Patients typically learn from medical professionals, but a new startup wants to make it easier for patients to learn from themselves — and educate the rest of the industry in the process.
Launched Thursday by Google’s(s GOOG) former Chief Health Strategist Roni Zeiger, Smart Patients is an online community for cancer patients and caregivers that incorporates social networking and search technology.
“Given how many tools are accessible to everyone and how even scientific information is being democratized, there is now an impressive number of smart patients out there [and] we haven’t really thought about how to collaborate with them.,” Zeiger told me at this week’s TEDMED conference. “What can we learn from them to help take care of them and others better?”
While there are other online communities for patients, like PatientsLikeMe, as well as cancer-specific sites, Zeiger said Smart Patients differs in a couple of key ways. For example, he said, given the important role clinical trials can play in a cancer patient’s treatment, the site includes a patient-friendly clinical trial search engine and it enables them to start conversations about those trials.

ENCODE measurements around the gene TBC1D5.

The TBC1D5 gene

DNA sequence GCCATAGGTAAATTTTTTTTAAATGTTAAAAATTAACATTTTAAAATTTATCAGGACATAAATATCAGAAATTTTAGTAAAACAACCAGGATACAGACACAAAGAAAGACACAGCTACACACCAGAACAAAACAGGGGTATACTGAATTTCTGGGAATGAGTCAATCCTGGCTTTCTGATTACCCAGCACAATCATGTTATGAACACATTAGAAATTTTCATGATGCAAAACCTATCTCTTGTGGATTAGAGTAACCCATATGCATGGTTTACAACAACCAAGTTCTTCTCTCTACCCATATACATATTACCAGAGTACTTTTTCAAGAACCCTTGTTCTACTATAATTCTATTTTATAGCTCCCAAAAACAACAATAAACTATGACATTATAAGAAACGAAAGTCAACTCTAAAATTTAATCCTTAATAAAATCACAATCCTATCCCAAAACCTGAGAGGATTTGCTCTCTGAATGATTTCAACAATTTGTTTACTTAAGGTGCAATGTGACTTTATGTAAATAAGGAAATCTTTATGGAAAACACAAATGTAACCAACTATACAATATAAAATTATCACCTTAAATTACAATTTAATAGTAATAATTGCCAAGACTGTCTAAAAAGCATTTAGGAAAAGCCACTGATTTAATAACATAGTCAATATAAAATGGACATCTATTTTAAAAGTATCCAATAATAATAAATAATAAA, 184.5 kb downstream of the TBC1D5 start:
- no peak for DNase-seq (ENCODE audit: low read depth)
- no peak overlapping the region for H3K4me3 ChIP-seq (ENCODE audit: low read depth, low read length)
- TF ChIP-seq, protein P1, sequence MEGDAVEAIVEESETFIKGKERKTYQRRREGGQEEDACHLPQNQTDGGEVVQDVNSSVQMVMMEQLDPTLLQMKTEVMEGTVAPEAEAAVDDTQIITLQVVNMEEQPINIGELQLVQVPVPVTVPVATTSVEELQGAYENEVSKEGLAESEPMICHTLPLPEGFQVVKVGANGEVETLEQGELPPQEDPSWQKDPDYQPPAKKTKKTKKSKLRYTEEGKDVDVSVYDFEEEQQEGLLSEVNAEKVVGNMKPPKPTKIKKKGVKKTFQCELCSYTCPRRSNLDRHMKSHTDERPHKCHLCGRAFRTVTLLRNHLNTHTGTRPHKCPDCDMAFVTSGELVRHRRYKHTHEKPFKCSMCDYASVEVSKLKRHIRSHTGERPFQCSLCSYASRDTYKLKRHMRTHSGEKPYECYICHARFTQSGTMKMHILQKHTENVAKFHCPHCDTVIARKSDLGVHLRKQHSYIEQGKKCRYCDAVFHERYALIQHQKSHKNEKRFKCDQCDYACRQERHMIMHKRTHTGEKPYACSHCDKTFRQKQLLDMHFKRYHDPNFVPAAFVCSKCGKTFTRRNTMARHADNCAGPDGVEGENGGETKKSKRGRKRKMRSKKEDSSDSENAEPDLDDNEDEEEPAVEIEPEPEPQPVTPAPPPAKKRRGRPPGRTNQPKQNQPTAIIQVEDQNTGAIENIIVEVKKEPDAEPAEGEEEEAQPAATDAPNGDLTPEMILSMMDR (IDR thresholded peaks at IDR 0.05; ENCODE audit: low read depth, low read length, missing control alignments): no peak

Additionally, while most other health-focused social networks and web communities – as well as most things in health care – tend to be siloed by disease, Smart Patients enables patients to follow conversations across their specific cancer and other kinds of cancers. That’s important, Zeiger said, because topics like bone metastasis or certain kinds of drugs may matter to patients with different kinds of cancers.
The free site will not include any advertising or marketing, but the company plans to conduct surveys and share anonymous patient insights with other health care companies, including biopharma companies, Zeiger said. For example, a current project with Oncosec Medical is working with a subset of the community to get patient feedback on how to design upcoming clinical trials of the biotech company’s skin cancer treatments.
Earlier this year, PatientsLikeMe announced that it had received a grant from the Robert Wood Johnson Foundation to create an open research platform that enables patients to take part in the clinical research process. But, for the most part, patients don’t play a part in clinical trials until they’re already designed.
For the past three months, Smart Patients has been in private beta with a few hundred patients but, to help build the network, it’s launching Thursday with partners including The Bonnie J. Addario Lung Cancer Foundation and the non-profit Cancer Commons. While Zeiger said he doesn’t think Smart Patients’ model will fit with every disease, he added that if their approach is successful, they’ll likely expand beyond cancer. He also said that while the company has been self-funded to date, it’s planning to raise a seed round in the near future.
“Our core philosophy is to learn from patients,” Zeiger said. “And I think that’s going to help us build something really useful.”